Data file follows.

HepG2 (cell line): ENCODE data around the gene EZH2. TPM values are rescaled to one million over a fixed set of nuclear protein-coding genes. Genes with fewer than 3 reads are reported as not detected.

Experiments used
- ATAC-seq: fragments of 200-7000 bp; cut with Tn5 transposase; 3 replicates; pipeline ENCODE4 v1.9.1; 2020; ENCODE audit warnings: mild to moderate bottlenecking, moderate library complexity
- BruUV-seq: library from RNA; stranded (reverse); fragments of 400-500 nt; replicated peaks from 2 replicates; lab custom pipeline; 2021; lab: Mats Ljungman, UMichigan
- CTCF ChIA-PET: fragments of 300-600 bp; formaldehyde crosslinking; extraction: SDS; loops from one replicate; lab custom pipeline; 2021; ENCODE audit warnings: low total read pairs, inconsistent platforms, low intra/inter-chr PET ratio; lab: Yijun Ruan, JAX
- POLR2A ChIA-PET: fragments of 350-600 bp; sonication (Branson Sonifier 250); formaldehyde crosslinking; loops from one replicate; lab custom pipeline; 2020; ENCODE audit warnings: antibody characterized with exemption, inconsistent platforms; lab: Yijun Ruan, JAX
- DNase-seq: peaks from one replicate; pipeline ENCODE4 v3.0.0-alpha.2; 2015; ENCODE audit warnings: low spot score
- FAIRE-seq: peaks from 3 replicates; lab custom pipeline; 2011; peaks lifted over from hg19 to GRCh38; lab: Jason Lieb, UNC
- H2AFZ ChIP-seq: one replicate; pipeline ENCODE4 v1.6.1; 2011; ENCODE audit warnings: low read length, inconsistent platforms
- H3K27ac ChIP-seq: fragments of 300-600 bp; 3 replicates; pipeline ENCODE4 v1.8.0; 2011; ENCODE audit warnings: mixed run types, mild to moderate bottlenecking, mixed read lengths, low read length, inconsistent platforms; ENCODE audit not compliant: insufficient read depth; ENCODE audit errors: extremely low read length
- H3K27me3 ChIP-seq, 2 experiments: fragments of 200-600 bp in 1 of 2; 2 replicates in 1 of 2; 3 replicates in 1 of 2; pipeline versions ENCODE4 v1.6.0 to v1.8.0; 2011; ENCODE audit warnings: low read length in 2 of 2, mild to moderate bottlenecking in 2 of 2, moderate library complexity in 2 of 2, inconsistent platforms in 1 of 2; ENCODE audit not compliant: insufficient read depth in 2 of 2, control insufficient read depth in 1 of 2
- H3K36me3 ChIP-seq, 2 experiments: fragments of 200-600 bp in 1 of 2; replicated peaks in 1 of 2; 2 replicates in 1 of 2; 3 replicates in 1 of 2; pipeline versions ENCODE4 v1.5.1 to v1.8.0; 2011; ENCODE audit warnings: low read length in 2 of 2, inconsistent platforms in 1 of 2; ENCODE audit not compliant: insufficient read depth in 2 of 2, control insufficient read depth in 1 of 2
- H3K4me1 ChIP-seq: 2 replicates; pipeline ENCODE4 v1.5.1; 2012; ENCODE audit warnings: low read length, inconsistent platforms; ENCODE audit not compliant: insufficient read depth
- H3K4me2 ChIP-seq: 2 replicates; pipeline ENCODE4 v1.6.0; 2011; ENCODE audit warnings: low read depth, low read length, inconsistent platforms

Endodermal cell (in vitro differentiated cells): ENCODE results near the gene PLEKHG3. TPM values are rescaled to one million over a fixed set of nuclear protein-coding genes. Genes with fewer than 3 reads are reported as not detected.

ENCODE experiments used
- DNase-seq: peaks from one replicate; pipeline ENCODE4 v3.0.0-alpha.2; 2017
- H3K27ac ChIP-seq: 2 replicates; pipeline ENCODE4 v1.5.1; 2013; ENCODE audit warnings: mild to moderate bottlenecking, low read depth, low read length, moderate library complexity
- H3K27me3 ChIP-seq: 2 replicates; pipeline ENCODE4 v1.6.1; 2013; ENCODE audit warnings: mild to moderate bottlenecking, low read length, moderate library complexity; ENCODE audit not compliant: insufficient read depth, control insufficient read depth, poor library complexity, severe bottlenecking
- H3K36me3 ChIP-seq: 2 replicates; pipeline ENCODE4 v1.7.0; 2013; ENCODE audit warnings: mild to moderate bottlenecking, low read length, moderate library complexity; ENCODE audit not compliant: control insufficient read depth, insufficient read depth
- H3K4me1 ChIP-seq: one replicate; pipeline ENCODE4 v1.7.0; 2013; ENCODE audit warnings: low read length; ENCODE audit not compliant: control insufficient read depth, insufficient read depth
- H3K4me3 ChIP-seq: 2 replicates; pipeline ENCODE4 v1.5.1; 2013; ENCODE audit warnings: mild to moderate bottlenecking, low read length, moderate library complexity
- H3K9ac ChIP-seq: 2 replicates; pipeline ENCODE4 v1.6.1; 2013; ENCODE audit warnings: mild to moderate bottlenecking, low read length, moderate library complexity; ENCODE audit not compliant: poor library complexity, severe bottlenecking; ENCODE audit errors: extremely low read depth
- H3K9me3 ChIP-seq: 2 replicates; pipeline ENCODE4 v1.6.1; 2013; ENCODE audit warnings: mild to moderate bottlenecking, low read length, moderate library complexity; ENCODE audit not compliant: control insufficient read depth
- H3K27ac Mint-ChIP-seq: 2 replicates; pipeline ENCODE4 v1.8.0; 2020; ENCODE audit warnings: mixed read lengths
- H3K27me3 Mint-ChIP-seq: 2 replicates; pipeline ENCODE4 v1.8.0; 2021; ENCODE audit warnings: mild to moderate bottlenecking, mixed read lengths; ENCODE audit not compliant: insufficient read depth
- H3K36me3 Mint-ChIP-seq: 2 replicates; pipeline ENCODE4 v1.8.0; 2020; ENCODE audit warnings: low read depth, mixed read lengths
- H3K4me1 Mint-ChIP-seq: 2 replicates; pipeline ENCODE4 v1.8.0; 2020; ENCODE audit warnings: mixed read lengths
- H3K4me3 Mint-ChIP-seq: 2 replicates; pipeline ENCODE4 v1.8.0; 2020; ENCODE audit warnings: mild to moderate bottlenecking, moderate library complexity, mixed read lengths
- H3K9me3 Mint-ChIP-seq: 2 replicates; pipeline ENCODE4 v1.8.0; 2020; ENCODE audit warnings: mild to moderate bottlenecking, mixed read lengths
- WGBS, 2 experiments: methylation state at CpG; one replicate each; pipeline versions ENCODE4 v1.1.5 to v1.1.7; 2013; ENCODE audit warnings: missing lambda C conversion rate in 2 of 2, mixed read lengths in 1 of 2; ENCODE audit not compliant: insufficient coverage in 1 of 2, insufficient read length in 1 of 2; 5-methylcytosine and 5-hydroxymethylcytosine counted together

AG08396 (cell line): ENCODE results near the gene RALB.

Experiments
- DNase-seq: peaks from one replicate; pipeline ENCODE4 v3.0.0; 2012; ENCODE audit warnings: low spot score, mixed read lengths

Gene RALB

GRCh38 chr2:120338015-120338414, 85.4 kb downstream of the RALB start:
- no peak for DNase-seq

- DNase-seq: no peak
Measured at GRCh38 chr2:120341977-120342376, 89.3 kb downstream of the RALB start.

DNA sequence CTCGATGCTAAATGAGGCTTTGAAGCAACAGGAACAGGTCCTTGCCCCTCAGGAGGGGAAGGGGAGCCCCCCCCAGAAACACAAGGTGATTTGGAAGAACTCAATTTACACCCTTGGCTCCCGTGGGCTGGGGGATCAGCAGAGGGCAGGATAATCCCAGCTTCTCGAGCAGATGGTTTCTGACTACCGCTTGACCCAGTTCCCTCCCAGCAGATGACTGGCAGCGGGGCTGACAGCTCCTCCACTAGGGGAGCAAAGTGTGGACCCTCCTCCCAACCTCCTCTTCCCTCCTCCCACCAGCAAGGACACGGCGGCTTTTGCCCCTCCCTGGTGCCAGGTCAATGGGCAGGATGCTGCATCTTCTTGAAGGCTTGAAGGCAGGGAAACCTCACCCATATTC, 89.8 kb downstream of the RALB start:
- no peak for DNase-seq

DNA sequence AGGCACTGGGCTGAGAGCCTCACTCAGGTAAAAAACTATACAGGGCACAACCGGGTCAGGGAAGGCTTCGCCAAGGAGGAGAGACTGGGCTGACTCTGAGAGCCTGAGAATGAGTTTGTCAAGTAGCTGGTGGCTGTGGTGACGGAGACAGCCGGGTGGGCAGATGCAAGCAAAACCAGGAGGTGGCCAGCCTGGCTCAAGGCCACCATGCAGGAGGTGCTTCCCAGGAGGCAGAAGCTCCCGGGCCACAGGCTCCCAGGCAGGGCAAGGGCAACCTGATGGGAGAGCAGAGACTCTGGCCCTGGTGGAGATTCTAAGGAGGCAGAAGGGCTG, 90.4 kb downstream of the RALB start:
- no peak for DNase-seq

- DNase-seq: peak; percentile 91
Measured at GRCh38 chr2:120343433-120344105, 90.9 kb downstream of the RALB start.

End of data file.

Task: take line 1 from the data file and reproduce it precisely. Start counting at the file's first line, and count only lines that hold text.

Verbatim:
HepG2 (cell line): ENCODE data around the gene EZH2. TPM values are rescaled to one million over a fixed set of nuclear protein-coding genes. Genes with fewer than 3 reads are reported as not detected.